It’s been a while since my last post and as one of the aims was to use a blog to provide more updates, I need to get busy.
Block diagrams are excellent
The design is still progressing, it’s just taking a bit of time. One of the first important steps for me is to sketch a block diagram of the system, here is one I made earlier:
It might not look the most exciting diagram but it helped to plan the design. From this it was easy to get a feel for the number of I/O pins for the CPLDs, it showed me where I need the 5V/3.3V logic translation and what discretes were needed.
The design has three discretes/jumpers. The first is an enable/disable jumper (or switch). If A game refuses to work with the extra RAM, you can easily disable the whole card. PATA should not be affected but is to be confirmed.
There are another two discretes are related to the floppy drive interface. The first input tells the CPLD if either a PC(default) or Amiga floppy drive is connected. This is so I can crossover the important signals (CHNG/RDY) and generate the RDY signal. The other discrete input/jumper is if a duall floppy drive cable is used with a twist, it will again allow me to crossover signals. The floppy interface by default supports PC floppy drives as they are cheaper to obtain.
The final option is a 4MB/8MB RAM selector. To cut costs, this would allow a system with 4MB of RAM. May not be used.
From this diagram I sketched out (but have not shown here) the top level blocks of the Memory and Interface Adaptor (MIA) CPLD. This helps me plan a logical flow for the CPLD. Without this I would not have thought of some of the extra switch inputs.
Changing CAD software
This might seem crazy and it has delayed me a little bit but I took the decision to change the CAD software I use. Since 2002 I have used Cadsoft EagleCAD, a fine tool I know well. I currently use V5.11, which is stable and does most of what I need. One of the limitations is PCB area. Up until now, a 160x100mm PCB area has been sufficient. This design might be greater than that.
I currently have a standard license, which costs 690 Euros+VAT. To move to the Professional edition, for a larger PCB area, the license is 1385 Euro+VAT! As a registered user, my upgrade costs are slightly reduced. The software upgrade costs would out-strip any money I make from this project, so a cheaper solution was required, enter DesignSpark PCB.
Designspark has had a learning curve, sometime steep but it was not unexpected. I have had to create a few schematic and layout symbols but that is inevitable and a good chance to learn. The online help is Ok but a bit lacking in some areas (took a while to find how to easily edit existing library symbols and download many of them). No schematic tool is perfect though. In addition to Eagle CAD I also use Mentor Graphics schematic tools in my day job, sometimes I try shortcuts from one tool in another.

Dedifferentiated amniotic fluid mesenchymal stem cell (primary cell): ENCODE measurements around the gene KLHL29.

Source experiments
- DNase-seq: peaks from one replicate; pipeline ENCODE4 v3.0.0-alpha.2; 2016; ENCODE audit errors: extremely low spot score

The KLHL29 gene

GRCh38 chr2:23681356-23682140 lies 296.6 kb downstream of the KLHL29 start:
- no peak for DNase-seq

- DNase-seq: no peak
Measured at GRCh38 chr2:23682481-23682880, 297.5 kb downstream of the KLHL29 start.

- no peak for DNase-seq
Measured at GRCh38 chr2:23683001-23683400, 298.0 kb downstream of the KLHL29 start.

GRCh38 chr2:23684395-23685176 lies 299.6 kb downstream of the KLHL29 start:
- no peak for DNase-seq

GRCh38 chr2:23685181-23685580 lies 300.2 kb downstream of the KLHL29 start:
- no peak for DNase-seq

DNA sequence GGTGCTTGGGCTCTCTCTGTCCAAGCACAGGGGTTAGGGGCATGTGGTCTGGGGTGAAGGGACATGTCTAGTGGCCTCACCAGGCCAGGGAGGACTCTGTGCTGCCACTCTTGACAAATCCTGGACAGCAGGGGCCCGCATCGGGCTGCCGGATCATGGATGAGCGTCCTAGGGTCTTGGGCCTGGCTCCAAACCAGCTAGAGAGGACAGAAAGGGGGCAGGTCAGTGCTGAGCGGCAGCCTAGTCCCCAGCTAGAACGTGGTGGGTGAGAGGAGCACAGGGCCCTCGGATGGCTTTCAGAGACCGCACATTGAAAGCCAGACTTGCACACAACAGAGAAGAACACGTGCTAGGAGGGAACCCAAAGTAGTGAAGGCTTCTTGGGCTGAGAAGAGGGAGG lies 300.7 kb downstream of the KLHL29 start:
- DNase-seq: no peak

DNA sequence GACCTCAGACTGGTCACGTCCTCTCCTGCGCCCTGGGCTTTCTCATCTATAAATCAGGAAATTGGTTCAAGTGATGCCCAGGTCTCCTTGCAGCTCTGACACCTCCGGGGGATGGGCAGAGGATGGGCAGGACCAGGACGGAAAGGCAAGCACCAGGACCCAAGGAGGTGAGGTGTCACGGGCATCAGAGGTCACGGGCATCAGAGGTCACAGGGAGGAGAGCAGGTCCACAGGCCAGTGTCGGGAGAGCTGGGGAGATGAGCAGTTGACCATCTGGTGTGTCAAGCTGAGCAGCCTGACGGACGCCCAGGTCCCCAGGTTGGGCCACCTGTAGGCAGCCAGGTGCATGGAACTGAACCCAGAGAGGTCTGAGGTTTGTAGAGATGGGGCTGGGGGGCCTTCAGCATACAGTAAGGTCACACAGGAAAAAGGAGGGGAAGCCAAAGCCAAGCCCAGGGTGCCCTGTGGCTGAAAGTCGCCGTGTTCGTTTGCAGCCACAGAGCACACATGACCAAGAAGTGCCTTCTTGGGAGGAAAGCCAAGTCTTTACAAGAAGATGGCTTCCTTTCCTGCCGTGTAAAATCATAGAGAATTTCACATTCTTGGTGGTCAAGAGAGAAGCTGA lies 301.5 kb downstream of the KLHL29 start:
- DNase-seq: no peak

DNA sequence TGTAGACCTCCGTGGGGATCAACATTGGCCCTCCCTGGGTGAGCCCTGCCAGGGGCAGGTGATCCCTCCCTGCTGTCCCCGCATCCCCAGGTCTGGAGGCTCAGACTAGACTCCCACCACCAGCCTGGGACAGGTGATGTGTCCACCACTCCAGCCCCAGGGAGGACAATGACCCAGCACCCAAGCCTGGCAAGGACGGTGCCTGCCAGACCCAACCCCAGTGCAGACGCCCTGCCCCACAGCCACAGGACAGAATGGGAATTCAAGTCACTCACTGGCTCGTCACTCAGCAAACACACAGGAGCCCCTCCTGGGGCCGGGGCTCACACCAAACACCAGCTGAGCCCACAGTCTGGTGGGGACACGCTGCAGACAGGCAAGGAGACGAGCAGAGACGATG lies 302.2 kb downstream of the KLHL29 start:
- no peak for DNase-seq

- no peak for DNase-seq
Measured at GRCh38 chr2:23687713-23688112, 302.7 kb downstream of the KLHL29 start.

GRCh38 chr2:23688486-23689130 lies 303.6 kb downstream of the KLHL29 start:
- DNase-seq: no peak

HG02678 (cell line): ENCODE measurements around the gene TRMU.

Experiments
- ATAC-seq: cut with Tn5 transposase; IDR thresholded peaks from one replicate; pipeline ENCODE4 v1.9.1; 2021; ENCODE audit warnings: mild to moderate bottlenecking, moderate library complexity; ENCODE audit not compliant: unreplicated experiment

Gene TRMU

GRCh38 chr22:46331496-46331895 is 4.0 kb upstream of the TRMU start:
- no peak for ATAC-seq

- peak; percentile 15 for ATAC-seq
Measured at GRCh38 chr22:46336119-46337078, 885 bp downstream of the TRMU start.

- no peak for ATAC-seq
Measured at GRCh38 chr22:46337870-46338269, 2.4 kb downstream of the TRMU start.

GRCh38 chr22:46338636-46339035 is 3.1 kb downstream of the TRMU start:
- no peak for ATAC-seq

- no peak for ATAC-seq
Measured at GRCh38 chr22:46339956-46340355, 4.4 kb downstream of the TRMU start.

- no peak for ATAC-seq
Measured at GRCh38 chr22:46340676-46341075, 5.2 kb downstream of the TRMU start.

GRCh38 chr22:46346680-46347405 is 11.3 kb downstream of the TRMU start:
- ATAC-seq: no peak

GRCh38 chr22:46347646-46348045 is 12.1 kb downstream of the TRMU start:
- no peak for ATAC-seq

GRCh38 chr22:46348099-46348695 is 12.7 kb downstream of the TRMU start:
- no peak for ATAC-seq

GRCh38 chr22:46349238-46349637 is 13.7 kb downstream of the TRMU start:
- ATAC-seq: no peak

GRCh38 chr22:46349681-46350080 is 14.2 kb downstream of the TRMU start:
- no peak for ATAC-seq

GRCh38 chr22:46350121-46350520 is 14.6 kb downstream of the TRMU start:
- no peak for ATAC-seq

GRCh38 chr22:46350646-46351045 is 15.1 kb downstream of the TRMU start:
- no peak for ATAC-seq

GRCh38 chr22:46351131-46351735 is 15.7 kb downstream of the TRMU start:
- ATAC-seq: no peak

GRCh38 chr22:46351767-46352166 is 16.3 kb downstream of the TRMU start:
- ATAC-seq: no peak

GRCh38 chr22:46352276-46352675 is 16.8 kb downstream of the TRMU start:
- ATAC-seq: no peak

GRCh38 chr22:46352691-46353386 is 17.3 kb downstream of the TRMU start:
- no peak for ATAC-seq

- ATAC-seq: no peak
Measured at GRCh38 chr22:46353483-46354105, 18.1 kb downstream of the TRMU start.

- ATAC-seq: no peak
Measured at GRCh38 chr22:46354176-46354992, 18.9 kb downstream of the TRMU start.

One area I do plan to use Designspark PCB for is the 3D modelling and mechanical design. It easily creates a 3D view of the PCB, from within the package. With Eagle I have to run a script, export to Sketchup and render, not as easy as one click. In the future, I will put the Designspark Mechanical training to use and export my PCB into a 3D model. Ok I need to create a basic model of say a CD32 enclosure and a clockport card but it will help. No pain no gain.
I have some ideas of how to make a product tester, this has helped with the design a little as it made me added a few test signals to the edge connector and also how to easily verify a batch of boards.
Progress to date
This will be asked so I might as well say how it is going.
The basic schematics I had have been re-drawn in Designspark. It was mainly some TTL logic, RAM and a CPLD.
The bulk of the remaining schematic work depends on the MIA CPLD design. This will drive the device pinout, taking into account PCB routing. Future efforts will focus on this device. My CPLD design skills are Ok, they need to improve, one of the aims of this project.
I will not have a prototype PCB by the end of June 2014 as I planned. A finished schematic diagram would be good and a mostly finished CPLD is my aim by the end of June.
There is still some static timing analysis to be done, around the CPU and SRAM interfaces but I need to finish some of this to constrain the CPLD timing.
The plan after it has been tracked is for 2-4 prototypes, they will get comprehensively tested and from there, depending on interest, look at production.
I hope to have another update early July.